transformation

Here’s something thought-provoking from United Methodeviations.

Money quote:

Some of our United Methodist churches are held hostage by low expectations, complacency, lack of vision, and a distinct aversion to anything remotely disciple-like. What are we going to do about it? When mediocrity becomes the standard, it is only a matter of time until we cease to exist. No relevancy, no urgency, no commitment = no church. Unless it is safe and even encouraged to rock the boat, makes some waves, and shake things up, we may be looking for a new church real soon.

I see some disheartening similarities between this description and UU congregations in general. Not so much in that we have lofty and demanding ideals and fail to live up to them. It’s more that the low expectations are sort of built in to our broad theological tolerance. And, as teachers are told early in their training, if you set low expectations, your students will live up to them.

Some UU writers (Michael Durall, Wayne Arnason and Kathleen Rolenz) insist that our faith can — and should — be transformational. That’s what the article above is looking for, too.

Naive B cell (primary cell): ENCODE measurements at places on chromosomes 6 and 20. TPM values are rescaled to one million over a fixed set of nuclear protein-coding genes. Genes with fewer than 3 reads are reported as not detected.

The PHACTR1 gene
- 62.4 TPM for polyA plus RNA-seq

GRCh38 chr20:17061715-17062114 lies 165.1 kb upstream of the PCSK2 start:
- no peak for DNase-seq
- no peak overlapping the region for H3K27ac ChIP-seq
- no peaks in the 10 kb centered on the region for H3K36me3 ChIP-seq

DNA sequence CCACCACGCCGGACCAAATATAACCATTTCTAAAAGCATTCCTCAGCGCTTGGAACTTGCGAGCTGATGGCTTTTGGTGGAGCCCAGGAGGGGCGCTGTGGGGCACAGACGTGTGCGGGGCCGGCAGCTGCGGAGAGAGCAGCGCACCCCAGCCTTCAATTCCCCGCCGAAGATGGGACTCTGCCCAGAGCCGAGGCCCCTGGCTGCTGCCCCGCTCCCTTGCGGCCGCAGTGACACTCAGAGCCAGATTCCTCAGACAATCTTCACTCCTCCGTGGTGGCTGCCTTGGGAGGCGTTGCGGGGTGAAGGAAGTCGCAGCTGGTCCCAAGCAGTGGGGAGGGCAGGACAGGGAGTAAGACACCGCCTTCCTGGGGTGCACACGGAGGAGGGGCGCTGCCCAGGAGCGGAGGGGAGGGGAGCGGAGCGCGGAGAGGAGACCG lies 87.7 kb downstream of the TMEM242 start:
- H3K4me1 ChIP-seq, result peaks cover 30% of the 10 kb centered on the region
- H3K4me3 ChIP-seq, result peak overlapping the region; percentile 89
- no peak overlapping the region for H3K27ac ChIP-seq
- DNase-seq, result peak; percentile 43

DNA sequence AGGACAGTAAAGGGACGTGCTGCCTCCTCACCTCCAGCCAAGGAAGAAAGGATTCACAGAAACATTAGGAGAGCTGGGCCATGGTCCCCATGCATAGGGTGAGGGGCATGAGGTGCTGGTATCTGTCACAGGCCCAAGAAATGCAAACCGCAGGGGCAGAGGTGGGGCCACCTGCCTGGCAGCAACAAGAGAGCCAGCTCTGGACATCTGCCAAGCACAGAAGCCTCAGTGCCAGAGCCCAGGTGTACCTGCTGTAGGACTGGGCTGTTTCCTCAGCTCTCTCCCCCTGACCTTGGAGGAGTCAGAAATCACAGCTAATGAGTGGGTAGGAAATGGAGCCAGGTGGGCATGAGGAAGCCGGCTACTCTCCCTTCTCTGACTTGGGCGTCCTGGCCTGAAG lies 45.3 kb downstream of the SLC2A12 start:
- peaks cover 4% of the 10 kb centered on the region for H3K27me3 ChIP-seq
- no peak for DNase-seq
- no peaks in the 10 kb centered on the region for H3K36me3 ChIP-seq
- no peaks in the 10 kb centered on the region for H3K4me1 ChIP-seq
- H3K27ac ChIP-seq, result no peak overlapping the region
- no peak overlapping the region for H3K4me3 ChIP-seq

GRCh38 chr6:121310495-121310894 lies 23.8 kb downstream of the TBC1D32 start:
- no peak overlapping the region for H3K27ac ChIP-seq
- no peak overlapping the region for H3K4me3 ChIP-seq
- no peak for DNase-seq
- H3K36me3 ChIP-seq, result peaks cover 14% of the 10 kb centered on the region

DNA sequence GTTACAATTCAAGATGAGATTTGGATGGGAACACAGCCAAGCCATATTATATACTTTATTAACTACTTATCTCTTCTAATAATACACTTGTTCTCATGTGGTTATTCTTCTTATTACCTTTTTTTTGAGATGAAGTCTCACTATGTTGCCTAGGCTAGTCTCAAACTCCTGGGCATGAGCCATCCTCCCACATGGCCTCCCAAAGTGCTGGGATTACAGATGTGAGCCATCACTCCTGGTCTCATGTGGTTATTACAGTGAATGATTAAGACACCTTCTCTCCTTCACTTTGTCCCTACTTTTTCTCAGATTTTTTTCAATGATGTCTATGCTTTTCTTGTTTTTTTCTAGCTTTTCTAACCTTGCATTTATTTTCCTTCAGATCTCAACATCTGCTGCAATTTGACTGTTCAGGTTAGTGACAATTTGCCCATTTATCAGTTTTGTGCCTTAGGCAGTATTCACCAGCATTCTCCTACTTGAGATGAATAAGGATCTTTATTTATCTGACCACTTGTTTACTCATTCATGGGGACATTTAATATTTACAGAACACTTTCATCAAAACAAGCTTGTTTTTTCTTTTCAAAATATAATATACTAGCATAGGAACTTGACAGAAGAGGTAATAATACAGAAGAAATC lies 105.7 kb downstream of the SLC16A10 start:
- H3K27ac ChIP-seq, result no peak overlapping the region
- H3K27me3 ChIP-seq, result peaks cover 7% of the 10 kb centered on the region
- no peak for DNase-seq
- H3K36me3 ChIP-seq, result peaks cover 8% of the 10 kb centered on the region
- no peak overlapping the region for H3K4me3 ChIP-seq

In my own small corner of this complex undertaking, I’m trying out ways to be transformative. Although the most visible way is by transforming the liturgy and its music, I work from an underlying belief that UUs should expect to find their lives transformed by their faith, and that their faith should expect that of them. Doing something meaningful is work, but if what you’re doing isn’t meaningful, why bother?

Perhaps one good reason to consider massive renovations to your order of service would be to serve notice that we’re not doing things the same old comfortable way. Transformation starts here and now.

Edit: I realize how that I understand the lyrics in this performance only because I have performed it many times myself. Sorry that he’s so mumble-mouthed in this one; here’s a link to the lyrics, in case you want to clarify anything. It’s really a good song, I promise!

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About liberalreligiongetsloud

Contemporary Music and Worship Director (retired), First Unitarian, Albuquerque NM
This entry was posted in contemporary worship. Bookmark the permalink.

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